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time studies

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  • #42240

    whiskeydelta
    Member

    I am tasked with doing time studies in a manufacturing facility.  I am interested in setting up standard costs.  I have performed and recorded the time necessary to perform the actions in one cycle.  My problem is with the calculations necessary to arrive at the set up and run time for the data I have.  Any suggestions on the calculations necessary would be greatly appreciated

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    #133350

    Johnny Guilherme
    Participant

    Whiskeydelta i am not sure that i understand your problem. If you have measured the necessary times for each of the activities/processes on the line, then what you must do is try to balance the line as best you can, (by maybe assigning more people, putting tasks togther etc). Once you have done that then you look at the slowest operation in that process and based on the available time for the shift/day you can then work out the units/hour or as i used to do it hours/thousand units. Once you have the units/hour you then assign the direct labour rates to get a costing per unit based on the time it takes to make one unit. This will then be your “run time”. Set up time for the process is different and i am not sure how you would handle that. Hope i have been able to help.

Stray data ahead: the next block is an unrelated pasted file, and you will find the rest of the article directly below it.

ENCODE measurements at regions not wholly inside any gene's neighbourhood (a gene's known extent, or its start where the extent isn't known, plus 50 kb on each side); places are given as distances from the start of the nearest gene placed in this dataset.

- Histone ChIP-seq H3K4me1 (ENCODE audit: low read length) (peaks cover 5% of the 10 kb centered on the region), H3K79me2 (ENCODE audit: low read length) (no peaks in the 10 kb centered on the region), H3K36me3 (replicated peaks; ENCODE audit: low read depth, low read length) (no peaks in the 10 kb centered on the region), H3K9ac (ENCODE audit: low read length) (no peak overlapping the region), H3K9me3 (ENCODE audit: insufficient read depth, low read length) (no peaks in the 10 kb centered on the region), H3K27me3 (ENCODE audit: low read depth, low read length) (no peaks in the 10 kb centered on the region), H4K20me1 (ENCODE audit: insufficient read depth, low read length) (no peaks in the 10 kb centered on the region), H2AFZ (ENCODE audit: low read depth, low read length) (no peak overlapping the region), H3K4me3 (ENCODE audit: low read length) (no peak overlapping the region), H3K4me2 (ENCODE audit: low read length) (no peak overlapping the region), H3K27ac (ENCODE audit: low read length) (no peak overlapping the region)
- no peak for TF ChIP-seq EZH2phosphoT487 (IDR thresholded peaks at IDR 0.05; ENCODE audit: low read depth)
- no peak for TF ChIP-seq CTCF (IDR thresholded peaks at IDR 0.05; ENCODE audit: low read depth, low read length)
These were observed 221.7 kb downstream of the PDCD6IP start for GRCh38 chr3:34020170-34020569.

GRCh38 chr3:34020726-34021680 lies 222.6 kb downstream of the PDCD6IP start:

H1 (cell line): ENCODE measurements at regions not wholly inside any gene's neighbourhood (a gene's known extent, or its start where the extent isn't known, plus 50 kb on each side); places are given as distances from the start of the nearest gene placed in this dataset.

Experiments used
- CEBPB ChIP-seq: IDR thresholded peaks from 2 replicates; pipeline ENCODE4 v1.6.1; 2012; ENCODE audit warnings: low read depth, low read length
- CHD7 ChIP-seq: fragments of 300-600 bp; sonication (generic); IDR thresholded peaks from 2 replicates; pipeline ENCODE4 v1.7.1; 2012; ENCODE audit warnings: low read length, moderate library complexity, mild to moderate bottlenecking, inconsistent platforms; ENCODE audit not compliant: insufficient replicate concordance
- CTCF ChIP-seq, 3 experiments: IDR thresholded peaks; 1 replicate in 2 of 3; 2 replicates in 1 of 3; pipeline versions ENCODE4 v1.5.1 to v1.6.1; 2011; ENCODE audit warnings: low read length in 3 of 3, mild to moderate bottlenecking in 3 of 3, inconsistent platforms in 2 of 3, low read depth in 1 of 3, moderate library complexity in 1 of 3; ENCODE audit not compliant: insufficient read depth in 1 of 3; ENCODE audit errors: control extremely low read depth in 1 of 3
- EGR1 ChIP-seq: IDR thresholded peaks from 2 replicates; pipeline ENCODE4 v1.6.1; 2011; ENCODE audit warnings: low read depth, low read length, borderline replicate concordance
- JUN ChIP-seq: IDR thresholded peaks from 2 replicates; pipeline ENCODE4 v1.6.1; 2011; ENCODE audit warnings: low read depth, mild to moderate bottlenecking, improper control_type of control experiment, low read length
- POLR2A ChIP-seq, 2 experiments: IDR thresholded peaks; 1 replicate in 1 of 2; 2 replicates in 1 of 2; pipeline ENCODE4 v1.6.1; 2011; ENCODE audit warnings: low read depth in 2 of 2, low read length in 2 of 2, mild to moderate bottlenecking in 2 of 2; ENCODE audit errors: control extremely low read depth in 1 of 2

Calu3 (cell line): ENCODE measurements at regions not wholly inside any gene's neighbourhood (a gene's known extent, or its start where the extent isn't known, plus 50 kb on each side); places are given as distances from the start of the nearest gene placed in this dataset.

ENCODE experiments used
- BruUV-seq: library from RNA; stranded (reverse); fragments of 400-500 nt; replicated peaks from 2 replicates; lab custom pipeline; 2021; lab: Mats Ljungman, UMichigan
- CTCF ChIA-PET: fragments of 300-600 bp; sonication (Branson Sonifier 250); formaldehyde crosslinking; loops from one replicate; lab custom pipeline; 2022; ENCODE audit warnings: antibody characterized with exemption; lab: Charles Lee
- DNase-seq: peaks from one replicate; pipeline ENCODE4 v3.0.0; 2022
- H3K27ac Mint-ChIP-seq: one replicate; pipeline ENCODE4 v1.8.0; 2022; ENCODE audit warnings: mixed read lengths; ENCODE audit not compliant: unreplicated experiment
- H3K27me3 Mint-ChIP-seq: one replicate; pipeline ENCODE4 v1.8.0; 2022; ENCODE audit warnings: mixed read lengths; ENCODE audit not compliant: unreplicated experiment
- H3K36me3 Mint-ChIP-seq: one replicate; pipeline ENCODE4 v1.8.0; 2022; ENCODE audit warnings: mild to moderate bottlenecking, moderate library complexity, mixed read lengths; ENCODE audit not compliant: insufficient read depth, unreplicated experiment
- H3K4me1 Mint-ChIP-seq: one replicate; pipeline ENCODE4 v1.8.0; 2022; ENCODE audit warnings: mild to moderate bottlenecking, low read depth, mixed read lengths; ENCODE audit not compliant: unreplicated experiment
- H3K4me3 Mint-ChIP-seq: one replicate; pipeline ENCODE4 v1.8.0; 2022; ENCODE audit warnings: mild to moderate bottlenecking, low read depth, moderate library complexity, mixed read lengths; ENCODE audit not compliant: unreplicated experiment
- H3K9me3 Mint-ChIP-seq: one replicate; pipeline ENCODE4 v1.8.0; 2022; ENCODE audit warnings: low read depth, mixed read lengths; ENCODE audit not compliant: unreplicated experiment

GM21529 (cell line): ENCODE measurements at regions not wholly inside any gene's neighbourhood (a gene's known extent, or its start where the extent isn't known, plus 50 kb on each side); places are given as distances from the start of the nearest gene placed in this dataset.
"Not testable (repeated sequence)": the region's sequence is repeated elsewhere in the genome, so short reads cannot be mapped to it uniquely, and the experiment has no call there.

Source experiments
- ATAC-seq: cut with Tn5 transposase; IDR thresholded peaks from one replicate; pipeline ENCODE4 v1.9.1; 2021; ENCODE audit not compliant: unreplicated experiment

Johnny

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    #133755

    Talaid
    Participant

    If your purpose is to determine costs, then Time Studies are only a piece of a larger pie. Activity based costing has its place, I guess, but you have to look at the bigger picture. Set-Up Time + Cycle Time + materials does not equal the cost to produce something. What’s it costing you to have that WIP sitting there taking up floor space? How about for the operator to take 5 extra minutes for a break for a month? How about for the engineers to sit around and “brainstorm” discussing their personal situations?
    I think your better off working at eliminating waste than to spend time with activity based costing efforts, unless you are tryuing to determine your base line before doing some value stream mapping and line balancing.
    Andy
     

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    #133756

    Johnny Guilherme
    Participant

    Andy
    You have to get a baseline cost (for direct labour) and a time study will help here. Thats why understanding the time it takes to make a product is important from a direct labour point of view. Remember unit costs are made up of direct labour, indirect labour, overhead costs and material costs. The question that was posed originally was about direct labour (i think??) and how it contributes to the unit cost. This was not clarified by the person who posted originally.
    What you are talking about is waste i.e. wip, operator wasting time. This can be seen in variances of actual time to produce versus the standard that was set up through the time study.
    Hopefully we are talking about the same issue.
    Johnny

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